U.K. General Election 2017: SNP Losses Partially Due To Indyref2

Out of all the parties in the U.K. general election 2017, the SNP losses were the biggest shock. After gaining 56 out of 59 Scottish seats in 2015, the Scottish National Party dropped to just 35 after the June 8 election. Nicola Sturgeon has admitted that Indyref2 is partially to blame for this loss, but doesn’t view the subject “dead.”

It was a night of highs and lows in Britain. The general election 2017 exit polls showed that Prime Minister Theresa May would win the election but fail to gain a majority. As the vote counts came in through the night, that is what happened. Labour took a number of seats throughout England, particularly in the high student population areas.

However, the Conservatives made it through thanks to gains in Scotland. Scottish Conservative leader Ruth Davidson was ecstatic at the news that her party had made big strides, stating that the results show Indyref2 is “dead.”

Indyref2 was being pushed by Scottish First Minister Sturgeon after the Brexit vote. Scotland voting to remain in the European Union but being overpowered by the larger English voices made it clear for Sturgeon that Westminster would never put Scotland first. However, many Scottish people shared on social media that they didn’t want a second independence referendum.

SNP Loses Seats In General Election 2017 Due To Indyref2

The first referendum in 2014 had divided the country. After the results, there were riots around the country, with some people fearful of walking through some parts. Many Scots have made it clear that they don’t want this again, and the general election has been the chance to start pushing Sturgeon’s SNP MPs out of Westminster.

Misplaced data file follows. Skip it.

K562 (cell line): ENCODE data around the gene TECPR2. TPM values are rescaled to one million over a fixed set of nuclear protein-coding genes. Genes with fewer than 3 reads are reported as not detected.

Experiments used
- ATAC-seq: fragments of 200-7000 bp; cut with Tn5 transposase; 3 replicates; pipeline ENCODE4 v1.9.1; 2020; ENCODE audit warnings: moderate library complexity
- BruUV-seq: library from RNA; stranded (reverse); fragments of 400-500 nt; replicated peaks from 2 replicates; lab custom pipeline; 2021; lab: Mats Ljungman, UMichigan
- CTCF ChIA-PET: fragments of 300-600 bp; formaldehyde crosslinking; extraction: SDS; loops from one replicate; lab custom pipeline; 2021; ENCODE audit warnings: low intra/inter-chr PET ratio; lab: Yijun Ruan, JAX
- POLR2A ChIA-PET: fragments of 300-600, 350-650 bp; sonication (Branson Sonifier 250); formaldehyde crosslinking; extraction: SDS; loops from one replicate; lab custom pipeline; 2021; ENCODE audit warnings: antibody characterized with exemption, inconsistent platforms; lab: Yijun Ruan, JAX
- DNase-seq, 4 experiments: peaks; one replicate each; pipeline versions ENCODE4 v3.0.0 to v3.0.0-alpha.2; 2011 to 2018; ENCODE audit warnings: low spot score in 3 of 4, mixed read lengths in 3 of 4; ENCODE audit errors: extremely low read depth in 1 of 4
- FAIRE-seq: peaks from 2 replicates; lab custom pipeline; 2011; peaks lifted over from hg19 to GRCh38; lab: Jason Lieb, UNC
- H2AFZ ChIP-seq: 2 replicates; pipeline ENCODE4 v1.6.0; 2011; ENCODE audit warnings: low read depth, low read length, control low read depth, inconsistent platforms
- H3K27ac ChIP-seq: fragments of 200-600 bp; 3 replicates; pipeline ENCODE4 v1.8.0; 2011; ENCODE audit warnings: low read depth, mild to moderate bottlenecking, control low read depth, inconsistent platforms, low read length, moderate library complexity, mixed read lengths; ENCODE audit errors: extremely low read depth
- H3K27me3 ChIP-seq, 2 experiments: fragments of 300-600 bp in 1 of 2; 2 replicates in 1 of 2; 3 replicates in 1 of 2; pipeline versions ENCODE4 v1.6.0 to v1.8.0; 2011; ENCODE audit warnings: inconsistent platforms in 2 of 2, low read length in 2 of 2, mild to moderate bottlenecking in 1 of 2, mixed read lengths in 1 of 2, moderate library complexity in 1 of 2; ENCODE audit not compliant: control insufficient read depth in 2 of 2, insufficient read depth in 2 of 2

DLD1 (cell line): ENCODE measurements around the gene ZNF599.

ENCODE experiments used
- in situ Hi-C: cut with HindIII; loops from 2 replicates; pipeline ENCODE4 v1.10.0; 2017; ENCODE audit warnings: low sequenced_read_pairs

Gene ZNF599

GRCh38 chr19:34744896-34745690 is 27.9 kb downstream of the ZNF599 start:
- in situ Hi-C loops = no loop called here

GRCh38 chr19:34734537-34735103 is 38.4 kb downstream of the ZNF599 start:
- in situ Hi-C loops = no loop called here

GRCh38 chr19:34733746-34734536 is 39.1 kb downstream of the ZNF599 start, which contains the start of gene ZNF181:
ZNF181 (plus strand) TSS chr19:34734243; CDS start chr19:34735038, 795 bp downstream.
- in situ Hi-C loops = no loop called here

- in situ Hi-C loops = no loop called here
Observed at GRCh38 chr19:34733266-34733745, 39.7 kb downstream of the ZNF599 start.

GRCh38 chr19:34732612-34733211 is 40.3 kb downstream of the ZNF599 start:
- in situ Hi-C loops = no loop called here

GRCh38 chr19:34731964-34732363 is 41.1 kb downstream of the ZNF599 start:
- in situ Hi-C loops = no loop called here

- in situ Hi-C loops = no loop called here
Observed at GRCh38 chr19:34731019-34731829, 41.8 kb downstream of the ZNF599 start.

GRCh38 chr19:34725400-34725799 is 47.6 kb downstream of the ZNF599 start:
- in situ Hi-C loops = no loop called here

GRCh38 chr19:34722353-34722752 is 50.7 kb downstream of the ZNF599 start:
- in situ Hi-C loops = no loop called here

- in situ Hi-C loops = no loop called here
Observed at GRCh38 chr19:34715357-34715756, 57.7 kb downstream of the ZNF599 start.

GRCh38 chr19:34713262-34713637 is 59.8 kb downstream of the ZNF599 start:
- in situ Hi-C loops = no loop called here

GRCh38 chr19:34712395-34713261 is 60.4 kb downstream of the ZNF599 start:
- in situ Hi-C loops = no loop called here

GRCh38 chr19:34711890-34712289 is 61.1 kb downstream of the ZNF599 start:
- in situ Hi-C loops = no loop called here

According to BBC News, Ms. Davidson is calling for Sturgeon to now take Indyref2 “off the table.” The general election 2017 saw Davidson’s party gain 12 seats from 2015, now holding 13 seats in Westminster and seeing the best result in Scotland since 1983. The other eight seats were taken by Labour and Liberal Democrat members, who have also called for Indyref2 to be removed from the main focus for Scottish politics.

Sturgeon does admit that Indyref2 may have been partially to blame. While she says that the topic isn’t completely “dead,” it is clear that it isn’t the right time now to discuss it. The SNPs will remove the topic for now and reassess Scotland’s needs. Sturgeon believes there were other factors at play that contributed to the loss of 21 seats in Westminster.

Two of the SNPs biggest losses are Angus Robertson, the party’s deputy leader, and Alex Salmond, Scotland’s former first minister. Stephen Gethins held onto his seat but only by two votes, with the Liberal Democrats putting extreme pressure on the North East Fife seat.

Unfortunately for the Conservatives, there were some major losses in England and other parts of the U.K. There are now calls for Ms. May to step down and for Ms. Davidson to take the position as leader of the Conservatives party instead of just the Scottish branch. Ms. May shows no signs of stepping down despite claims that the general election 2017 was a rash and bad decision.

After discussing Indyref2’s part in the SNP’s defeat, Sturgeon echoed beliefs that Ms. May should step down as PM. Sturgeon believes that Ms. May wrongly assumed that she would get a strong and stable government, and it has caused more uncertainty for Britain having such a weaker majority in the House of Commons.

Ms. May now needs to arrange an alliance with another party. She is currently looking at the DUP in Northern Ireland, which would likely mean a softer Brexit since the DUP wants to maintain good ties with its friends south of the border.

[Featured Image by Jeff J. Mitchell/Getty Images]